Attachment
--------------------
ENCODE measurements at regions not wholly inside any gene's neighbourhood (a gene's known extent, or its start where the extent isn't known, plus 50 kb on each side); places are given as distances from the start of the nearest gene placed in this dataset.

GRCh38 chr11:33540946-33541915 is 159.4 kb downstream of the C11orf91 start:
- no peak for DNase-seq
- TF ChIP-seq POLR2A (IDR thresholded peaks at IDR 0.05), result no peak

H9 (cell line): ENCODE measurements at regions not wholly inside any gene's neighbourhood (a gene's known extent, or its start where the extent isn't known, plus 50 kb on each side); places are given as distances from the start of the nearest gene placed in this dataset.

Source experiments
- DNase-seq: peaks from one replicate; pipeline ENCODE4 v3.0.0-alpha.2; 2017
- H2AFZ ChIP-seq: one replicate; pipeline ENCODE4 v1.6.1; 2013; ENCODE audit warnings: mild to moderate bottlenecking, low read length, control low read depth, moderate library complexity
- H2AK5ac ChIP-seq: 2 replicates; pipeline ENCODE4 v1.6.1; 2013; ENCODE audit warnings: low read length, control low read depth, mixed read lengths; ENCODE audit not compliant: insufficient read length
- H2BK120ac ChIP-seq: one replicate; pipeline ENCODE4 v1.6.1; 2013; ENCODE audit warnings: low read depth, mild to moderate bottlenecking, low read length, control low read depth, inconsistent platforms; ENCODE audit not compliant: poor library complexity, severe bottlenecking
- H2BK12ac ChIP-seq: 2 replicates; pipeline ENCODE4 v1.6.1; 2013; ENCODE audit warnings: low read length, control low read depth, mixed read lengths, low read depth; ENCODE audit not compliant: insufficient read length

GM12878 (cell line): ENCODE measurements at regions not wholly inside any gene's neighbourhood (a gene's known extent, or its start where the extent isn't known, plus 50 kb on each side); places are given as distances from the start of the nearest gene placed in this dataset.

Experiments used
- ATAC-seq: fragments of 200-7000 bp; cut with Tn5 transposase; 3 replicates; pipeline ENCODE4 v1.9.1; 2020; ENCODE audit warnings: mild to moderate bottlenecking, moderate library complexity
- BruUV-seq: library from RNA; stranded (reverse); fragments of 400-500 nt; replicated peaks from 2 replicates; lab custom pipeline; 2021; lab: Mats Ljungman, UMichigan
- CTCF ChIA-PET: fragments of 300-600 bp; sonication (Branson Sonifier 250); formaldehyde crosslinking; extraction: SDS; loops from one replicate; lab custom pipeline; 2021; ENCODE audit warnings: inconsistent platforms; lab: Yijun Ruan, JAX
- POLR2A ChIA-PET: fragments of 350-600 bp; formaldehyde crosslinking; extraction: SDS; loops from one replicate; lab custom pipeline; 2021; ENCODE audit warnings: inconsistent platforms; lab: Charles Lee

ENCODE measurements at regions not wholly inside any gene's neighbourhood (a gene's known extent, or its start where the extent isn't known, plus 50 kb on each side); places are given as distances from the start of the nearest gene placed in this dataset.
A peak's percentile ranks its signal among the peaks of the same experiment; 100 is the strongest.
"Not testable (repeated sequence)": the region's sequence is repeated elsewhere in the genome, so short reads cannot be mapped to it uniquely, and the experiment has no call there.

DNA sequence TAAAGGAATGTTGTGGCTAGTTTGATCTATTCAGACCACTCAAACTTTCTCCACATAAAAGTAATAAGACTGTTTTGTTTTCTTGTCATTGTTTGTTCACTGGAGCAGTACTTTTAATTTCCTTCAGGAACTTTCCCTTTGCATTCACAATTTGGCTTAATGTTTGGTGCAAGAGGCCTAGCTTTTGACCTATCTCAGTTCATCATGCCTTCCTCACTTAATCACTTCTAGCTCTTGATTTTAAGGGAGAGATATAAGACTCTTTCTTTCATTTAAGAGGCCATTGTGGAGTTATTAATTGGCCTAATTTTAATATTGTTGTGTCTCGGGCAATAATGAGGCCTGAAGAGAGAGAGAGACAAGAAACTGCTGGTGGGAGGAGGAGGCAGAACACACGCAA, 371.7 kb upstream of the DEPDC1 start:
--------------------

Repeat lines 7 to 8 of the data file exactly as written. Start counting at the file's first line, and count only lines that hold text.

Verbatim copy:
- DNase-seq: peaks from one replicate; pipeline ENCODE4 v3.0.0-alpha.2; 2017
- H2AFZ ChIP-seq: one replicate; pipeline ENCODE4 v1.6.1; 2013; ENCODE audit warnings: mild to moderate bottlenecking, low read length, control low read depth, moderate library complexity